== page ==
I've never met an onion that didn't make me weep. The knife goes in, what begins as a tingling soon builds to a burn, and then, cue the waterworks. Recently I became determined to learn what lends onions their incendiary power—and how I might subdue it.
Thumbing through scientific articles, I ascertained that, until we apply the knife, an enzyme and a sulfur compound coexist peacefully in onions. Once the onion's cells are pierced, the two combine to form a volatile chemical that, when airborne, irritates the tear ducts. My research into possible antidotes yielded less conclusive results. My covering my eyes with goggles warded off a few tears, but I still felt the burn (and a little foolish besides). I went on to unearth old wives' tales about biting down on a matchstick, as well as conflicting advice regarding whether an onion should be frozen or soaked in cold water before chopping. None of my findings led to dry eyes.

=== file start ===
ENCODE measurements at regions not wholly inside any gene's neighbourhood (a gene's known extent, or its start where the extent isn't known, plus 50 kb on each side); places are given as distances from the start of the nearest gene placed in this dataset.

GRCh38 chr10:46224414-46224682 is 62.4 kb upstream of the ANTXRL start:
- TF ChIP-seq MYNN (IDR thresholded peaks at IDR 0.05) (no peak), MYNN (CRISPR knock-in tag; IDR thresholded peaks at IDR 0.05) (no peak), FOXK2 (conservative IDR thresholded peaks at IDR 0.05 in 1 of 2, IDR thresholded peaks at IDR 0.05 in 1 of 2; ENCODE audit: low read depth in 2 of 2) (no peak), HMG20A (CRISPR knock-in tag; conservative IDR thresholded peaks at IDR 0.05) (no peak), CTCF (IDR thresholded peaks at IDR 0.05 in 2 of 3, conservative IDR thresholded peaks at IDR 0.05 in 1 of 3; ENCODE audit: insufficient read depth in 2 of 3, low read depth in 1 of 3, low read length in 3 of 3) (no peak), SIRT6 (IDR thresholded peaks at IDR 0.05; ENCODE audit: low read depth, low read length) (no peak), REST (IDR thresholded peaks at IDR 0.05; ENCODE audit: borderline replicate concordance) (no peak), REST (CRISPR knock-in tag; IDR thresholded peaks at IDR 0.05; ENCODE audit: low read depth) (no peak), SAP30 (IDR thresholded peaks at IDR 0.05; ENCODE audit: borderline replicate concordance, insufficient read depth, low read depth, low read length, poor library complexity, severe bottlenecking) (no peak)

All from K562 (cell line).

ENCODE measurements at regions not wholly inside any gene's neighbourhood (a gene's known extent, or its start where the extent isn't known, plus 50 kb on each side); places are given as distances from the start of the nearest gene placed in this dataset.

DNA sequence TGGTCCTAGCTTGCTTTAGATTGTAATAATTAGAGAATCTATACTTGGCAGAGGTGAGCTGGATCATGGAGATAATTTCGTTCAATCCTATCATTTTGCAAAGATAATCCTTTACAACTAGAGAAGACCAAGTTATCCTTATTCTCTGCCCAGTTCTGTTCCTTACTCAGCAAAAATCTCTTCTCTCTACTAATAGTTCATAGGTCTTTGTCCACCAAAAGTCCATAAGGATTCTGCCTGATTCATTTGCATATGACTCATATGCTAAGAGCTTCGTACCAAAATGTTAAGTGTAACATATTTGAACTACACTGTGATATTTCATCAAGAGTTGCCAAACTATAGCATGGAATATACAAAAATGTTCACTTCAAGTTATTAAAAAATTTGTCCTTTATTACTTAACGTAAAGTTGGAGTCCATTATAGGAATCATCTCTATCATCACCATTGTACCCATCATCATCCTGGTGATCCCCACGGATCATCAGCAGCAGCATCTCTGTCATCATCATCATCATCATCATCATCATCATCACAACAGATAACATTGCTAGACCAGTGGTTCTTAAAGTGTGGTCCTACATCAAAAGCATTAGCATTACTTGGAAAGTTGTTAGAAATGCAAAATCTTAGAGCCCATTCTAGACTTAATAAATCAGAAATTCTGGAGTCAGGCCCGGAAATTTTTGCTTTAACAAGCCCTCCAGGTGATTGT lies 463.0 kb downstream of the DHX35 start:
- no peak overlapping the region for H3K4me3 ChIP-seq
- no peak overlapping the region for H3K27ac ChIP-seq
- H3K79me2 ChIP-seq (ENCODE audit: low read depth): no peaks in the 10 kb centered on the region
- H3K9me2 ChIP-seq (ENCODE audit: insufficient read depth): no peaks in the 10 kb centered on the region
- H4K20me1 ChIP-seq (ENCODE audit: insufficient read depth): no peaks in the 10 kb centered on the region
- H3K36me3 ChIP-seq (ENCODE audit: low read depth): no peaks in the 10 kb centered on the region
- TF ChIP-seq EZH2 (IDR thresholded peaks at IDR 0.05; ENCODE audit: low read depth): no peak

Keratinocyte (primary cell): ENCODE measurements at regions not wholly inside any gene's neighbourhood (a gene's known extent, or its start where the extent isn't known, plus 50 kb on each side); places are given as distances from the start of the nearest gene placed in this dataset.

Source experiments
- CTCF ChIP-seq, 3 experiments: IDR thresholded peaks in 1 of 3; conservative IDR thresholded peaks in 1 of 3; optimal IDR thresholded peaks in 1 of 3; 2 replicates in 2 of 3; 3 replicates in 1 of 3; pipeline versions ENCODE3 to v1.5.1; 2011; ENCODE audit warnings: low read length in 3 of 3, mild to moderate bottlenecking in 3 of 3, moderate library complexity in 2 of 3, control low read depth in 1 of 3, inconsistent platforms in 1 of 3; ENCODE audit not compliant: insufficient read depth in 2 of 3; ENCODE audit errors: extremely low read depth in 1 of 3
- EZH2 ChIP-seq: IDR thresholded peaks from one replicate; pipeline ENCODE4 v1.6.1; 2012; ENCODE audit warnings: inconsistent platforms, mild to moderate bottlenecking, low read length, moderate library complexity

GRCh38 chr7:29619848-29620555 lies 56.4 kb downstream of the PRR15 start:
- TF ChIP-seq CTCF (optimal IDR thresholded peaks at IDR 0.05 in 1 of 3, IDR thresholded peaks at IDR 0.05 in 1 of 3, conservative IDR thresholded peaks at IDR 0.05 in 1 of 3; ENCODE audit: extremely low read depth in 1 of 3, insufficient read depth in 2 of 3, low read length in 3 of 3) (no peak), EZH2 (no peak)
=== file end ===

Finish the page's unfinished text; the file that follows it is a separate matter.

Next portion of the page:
Then I reached Barry G. Swanson, a food scientist at Washington State University, who seemed to talk sense. Goggles are fine, he said, but "injuring as few of the onion's cells as possible" is really the way to go. He recommended using a freshly sharpened knife, capable of penetrating the bulb quickly and cleanly. And while a stopover in the freezer or in ice water might slow the progress of tear-inducing compounds, "freezing will result in a less crisp onion, and soaking removes flavor". Better to rely on an open window, running water, or a flame to draw away and purge some of the onion's irksome fumes. "I burn a few candles," he said. I have since taken to doing the same, completing my fail-safe mise-en-place: a sharp knife and an enchanting ambience.